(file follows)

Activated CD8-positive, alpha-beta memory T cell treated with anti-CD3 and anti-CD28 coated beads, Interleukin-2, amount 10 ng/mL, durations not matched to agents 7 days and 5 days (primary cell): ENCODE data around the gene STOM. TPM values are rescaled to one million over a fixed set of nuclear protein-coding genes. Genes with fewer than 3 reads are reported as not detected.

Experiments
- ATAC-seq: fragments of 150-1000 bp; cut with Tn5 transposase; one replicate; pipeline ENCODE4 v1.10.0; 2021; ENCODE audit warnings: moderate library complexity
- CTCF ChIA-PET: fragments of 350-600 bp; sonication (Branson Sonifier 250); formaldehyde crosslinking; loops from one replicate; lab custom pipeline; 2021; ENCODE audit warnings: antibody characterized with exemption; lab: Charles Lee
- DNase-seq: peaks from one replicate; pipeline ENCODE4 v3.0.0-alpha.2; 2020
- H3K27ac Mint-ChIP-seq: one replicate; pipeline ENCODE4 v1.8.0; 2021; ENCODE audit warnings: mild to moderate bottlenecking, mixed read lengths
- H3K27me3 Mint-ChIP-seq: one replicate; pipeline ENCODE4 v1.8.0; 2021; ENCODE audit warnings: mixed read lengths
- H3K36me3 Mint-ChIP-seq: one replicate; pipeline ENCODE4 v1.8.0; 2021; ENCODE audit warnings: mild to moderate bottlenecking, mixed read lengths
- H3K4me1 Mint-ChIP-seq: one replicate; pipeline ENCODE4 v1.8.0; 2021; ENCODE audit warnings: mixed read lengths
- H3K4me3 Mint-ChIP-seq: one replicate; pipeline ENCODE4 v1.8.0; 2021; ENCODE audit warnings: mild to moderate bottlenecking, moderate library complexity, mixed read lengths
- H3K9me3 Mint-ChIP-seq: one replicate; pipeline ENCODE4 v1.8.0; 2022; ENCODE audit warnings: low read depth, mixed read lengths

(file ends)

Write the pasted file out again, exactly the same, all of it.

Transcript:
Activated CD8-positive, alpha-beta memory T cell treated with anti-CD3 and anti-CD28 coated beads, Interleukin-2, amount 10 ng/mL, durations not matched to agents 7 days and 5 days (primary cell): ENCODE data around the gene STOM. TPM values are rescaled to one million over a fixed set of nuclear protein-coding genes. Genes with fewer than 3 reads are reported as not detected.

Experiments
- ATAC-seq: fragments of 150-1000 bp; cut with Tn5 transposase; one replicate; pipeline ENCODE4 v1.10.0; 2021; ENCODE audit warnings: moderate library complexity
- CTCF ChIA-PET: fragments of 350-600 bp; sonication (Branson Sonifier 250); formaldehyde crosslinking; loops from one replicate; lab custom pipeline; 2021; ENCODE audit warnings: antibody characterized with exemption; lab: Charles Lee
- DNase-seq: peaks from one replicate; pipeline ENCODE4 v3.0.0-alpha.2; 2020
- H3K27ac Mint-ChIP-seq: one replicate; pipeline ENCODE4 v1.8.0; 2021; ENCODE audit warnings: mild to moderate bottlenecking, mixed read lengths
- H3K27me3 Mint-ChIP-seq: one replicate; pipeline ENCODE4 v1.8.0; 2021; ENCODE audit warnings: mixed read lengths
- H3K36me3 Mint-ChIP-seq: one replicate; pipeline ENCODE4 v1.8.0; 2021; ENCODE audit warnings: mild to moderate bottlenecking, mixed read lengths
- H3K4me1 Mint-ChIP-seq: one replicate; pipeline ENCODE4 v1.8.0; 2021; ENCODE audit warnings: mixed read lengths
- H3K4me3 Mint-ChIP-seq: one replicate; pipeline ENCODE4 v1.8.0; 2021; ENCODE audit warnings: mild to moderate bottlenecking, moderate library complexity, mixed read lengths
- H3K9me3 Mint-ChIP-seq: one replicate; pipeline ENCODE4 v1.8.0; 2022; ENCODE audit warnings: low read depth, mixed read lengths